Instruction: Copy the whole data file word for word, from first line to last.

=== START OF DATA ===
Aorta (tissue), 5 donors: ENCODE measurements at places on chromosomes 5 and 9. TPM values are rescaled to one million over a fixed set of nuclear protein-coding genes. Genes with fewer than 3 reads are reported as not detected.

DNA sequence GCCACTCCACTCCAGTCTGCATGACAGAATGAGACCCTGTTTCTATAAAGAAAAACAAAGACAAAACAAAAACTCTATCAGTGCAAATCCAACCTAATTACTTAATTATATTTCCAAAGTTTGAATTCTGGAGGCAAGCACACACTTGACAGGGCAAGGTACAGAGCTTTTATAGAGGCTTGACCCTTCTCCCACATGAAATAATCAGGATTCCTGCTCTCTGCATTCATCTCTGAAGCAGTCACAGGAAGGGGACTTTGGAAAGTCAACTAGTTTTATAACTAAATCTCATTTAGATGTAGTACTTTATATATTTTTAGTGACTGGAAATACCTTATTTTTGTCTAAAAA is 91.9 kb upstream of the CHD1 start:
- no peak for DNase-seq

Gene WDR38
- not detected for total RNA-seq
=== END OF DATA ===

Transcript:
Aorta (tissue), 5 donors: ENCODE measurements at places on chromosomes 5 and 9. TPM values are rescaled to one million over a fixed set of nuclear protein-coding genes. Genes with fewer than 3 reads are reported as not detected.

DNA sequence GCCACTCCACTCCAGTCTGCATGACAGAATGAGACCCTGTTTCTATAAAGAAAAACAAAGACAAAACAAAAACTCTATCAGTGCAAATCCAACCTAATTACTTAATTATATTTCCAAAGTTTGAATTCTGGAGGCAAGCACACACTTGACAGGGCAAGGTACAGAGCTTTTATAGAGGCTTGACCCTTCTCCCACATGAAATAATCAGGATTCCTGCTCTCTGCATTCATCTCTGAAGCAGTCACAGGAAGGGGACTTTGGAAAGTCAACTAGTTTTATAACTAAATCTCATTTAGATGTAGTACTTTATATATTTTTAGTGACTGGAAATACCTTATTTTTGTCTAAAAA is 91.9 kb upstream of the CHD1 start:
- no peak for DNase-seq

Gene WDR38
- not detected for total RNA-seq